when given a large as­sign­ment with a tight time­line. They feel they should drop every­thing and be­gin im­me­di­ately. That is not the most pro­duc­tive re­sponse. I con­stantly re­mind my­self if I do not have time to plan, I do not have time to do the job. Tak­ing time to see the big pic­ture— why is this project im­por­tant; how will this help the com­pany; what dif­fer­ence can this make in reach­ing a tar­get mar­ket or a fi­nan­cial met­ric—helps you nar­row your fo­cus to the in­for­ma­tion that mat­ters and drives the best po­ten­tial so­lu­tions.

The other side of the coin, when not to pro­cras­ti­nate, is more emo­tion­ally-laden and gives pro­cras­ti­na­tion its bad rep­u­ta­tion. Re­search tells us there are two main rea­sons for pro­cras­ti­na­tion that re­sult in un­healthy be­hav­ior: fear of suc­cess and the sec­ond, far more preva­lent cause, fear of fail­ure. Stud­ies have re­peat­edly shown that when peo­ple are con­fronted with an as­sign­ment that could bring in­creased vis­i­bil­ity or pro­mo­tion, they are of­ten stopped in their tracks.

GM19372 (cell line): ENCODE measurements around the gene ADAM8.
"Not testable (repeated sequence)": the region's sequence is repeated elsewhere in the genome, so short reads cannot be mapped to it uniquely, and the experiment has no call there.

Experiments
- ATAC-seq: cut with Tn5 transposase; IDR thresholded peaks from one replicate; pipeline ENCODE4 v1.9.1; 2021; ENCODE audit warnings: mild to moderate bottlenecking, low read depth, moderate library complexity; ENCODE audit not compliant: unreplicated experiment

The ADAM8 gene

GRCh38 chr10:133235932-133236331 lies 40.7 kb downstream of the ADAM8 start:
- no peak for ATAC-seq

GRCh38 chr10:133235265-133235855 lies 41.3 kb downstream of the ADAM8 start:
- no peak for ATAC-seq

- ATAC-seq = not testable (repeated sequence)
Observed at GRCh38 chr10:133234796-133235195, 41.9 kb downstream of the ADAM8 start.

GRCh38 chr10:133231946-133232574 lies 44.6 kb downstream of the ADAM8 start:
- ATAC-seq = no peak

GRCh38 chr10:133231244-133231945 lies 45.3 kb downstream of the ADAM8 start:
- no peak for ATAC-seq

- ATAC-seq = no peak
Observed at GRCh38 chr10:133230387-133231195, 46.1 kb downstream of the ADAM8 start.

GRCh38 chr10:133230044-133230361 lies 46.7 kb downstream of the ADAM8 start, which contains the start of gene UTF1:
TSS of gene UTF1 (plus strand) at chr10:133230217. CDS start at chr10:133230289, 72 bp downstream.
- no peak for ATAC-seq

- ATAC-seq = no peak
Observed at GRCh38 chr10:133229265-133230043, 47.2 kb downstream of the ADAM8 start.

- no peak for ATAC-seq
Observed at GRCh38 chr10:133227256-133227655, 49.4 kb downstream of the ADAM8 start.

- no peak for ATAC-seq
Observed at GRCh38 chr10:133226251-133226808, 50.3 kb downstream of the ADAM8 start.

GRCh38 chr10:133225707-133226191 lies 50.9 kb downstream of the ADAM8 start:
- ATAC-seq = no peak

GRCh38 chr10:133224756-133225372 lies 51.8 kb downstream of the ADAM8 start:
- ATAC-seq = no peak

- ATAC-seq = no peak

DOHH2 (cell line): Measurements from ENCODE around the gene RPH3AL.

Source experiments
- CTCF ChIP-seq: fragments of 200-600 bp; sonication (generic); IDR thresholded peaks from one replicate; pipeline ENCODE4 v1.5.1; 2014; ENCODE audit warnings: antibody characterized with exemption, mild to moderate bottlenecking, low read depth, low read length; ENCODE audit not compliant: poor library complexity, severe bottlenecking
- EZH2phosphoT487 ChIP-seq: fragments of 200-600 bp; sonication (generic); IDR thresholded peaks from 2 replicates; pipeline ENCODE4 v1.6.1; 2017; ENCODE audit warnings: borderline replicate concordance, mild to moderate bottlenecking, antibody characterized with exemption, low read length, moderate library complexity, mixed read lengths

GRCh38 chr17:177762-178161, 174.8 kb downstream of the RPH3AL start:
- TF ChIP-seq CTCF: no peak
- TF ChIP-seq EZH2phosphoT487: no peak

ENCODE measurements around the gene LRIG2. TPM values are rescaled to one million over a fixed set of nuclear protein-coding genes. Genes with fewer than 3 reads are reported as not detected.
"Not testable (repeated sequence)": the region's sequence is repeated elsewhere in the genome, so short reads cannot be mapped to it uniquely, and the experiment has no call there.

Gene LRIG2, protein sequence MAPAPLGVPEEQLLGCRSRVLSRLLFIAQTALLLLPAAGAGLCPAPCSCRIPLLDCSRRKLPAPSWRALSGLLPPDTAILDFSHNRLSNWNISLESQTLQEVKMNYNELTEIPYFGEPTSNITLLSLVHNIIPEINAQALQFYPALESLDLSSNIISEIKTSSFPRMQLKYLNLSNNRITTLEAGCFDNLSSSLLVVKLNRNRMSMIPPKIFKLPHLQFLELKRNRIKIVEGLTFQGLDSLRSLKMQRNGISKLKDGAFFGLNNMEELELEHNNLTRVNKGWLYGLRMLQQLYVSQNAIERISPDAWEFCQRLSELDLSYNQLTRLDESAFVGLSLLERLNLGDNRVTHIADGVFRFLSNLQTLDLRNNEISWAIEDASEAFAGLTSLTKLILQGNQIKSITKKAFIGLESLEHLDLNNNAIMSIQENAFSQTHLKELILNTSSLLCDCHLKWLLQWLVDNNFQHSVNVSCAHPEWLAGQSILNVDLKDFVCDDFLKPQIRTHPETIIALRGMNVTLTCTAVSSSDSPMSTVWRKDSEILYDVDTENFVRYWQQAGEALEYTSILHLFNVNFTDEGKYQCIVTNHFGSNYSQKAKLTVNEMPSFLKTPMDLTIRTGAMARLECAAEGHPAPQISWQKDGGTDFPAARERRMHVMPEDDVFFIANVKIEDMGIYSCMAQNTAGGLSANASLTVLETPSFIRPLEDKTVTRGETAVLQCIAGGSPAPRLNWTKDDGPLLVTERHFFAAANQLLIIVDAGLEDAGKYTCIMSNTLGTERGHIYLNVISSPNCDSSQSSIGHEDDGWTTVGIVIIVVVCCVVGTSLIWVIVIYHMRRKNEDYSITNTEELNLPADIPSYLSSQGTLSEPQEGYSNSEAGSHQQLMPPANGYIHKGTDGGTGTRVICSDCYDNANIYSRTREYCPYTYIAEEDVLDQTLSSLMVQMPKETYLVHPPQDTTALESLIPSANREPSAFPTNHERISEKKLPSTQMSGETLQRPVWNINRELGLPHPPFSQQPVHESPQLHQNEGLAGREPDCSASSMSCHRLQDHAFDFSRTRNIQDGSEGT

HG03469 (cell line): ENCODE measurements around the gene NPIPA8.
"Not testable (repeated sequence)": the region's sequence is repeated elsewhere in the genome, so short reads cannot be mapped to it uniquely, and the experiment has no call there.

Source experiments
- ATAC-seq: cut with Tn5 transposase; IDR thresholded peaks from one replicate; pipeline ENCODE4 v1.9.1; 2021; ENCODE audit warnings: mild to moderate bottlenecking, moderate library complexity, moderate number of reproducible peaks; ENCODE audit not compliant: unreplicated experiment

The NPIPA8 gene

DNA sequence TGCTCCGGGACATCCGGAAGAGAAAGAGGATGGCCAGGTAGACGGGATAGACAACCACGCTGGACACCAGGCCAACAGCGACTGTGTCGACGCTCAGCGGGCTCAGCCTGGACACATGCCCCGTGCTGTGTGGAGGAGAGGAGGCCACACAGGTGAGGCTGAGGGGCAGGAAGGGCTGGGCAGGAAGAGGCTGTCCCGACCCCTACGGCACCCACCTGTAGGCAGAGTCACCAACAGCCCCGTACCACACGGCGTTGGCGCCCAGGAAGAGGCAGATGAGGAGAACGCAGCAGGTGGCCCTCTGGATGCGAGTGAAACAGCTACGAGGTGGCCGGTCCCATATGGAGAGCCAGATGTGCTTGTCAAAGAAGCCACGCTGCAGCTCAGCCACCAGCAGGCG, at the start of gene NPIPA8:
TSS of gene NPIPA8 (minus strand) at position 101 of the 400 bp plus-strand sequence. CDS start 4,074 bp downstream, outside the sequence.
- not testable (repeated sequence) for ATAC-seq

Many man­agers hes­i­tate at the idea of tack­ling an im­por­tant as­sign­ment. They worry that their sched­ules are al­ready overly filled: they do not want the ex­tra work likely to come their way with suc­cess. They like the sta­tus quo. Suc­cess might mean up­set­ting the boss, re­as­sign­ment, pro­mo­tion, or hit­ting the top of the pay range with nowhere else to go ex­cept out. Most am­bi­tious em­ploy­ees and man­agers work through these feel­ings very quickly. That is why this is the smaller pool. There is a dif­fer­ence be­tween those that truly do not want to be the tur­tle with its head stuck out­side its shell and those that are merely exhibiting short-term panic. As a man­ager, it is crit­i­cal to know the dif­fer­ence. You can as­sure the re­luc­tant tur­tles that this is a spe­cial as­sign­ment with­out reper­cus­sions for change, while you pro­vide en­cour­age­ment to those who are tem­po­rar­ily timid.

When peo­ple talk about pro­cras­ti­na­tion be­ing prob­lem­atic, they are al­most al­ways con­sid­er­ing the pro­cras­ti­na­tor who ex­hibits a fear of fail­ure.